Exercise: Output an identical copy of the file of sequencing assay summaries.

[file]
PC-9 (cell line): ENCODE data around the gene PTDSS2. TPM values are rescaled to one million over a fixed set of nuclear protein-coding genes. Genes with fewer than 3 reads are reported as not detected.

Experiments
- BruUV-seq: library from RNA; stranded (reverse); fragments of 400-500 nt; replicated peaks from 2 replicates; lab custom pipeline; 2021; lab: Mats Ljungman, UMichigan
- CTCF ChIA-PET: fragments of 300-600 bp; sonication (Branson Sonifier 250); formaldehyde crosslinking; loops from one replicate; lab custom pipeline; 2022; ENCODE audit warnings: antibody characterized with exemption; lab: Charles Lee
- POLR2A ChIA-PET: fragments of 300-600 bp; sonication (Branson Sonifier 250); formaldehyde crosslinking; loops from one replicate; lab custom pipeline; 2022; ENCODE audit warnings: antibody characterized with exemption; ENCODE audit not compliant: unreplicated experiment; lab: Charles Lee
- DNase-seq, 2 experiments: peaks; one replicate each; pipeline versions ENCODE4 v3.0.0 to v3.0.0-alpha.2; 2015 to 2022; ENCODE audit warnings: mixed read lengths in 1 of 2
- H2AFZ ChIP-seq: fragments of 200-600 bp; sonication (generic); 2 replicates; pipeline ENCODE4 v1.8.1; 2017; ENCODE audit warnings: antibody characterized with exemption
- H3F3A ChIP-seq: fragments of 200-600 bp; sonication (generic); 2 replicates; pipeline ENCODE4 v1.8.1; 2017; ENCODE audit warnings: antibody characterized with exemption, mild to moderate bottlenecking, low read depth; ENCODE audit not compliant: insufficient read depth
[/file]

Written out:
PC-9 (cell line): ENCODE data around the gene PTDSS2. TPM values are rescaled to one million over a fixed set of nuclear protein-coding genes. Genes with fewer than 3 reads are reported as not detected.

Experiments
- BruUV-seq: library from RNA; stranded (reverse); fragments of 400-500 nt; replicated peaks from 2 replicates; lab custom pipeline; 2021; lab: Mats Ljungman, UMichigan
- CTCF ChIA-PET: fragments of 300-600 bp; sonication (Branson Sonifier 250); formaldehyde crosslinking; loops from one replicate; lab custom pipeline; 2022; ENCODE audit warnings: antibody characterized with exemption; lab: Charles Lee
- POLR2A ChIA-PET: fragments of 300-600 bp; sonication (Branson Sonifier 250); formaldehyde crosslinking; loops from one replicate; lab custom pipeline; 2022; ENCODE audit warnings: antibody characterized with exemption; ENCODE audit not compliant: unreplicated experiment; lab: Charles Lee
- DNase-seq, 2 experiments: peaks; one replicate each; pipeline versions ENCODE4 v3.0.0 to v3.0.0-alpha.2; 2015 to 2022; ENCODE audit warnings: mixed read lengths in 1 of 2
- H2AFZ ChIP-seq: fragments of 200-600 bp; sonication (generic); 2 replicates; pipeline ENCODE4 v1.8.1; 2017; ENCODE audit warnings: antibody characterized with exemption
- H3F3A ChIP-seq: fragments of 200-600 bp; sonication (generic); 2 replicates; pipeline ENCODE4 v1.8.1; 2017; ENCODE audit warnings: antibody characterized with exemption, mild to moderate bottlenecking, low read depth; ENCODE audit not compliant: insufficient read depth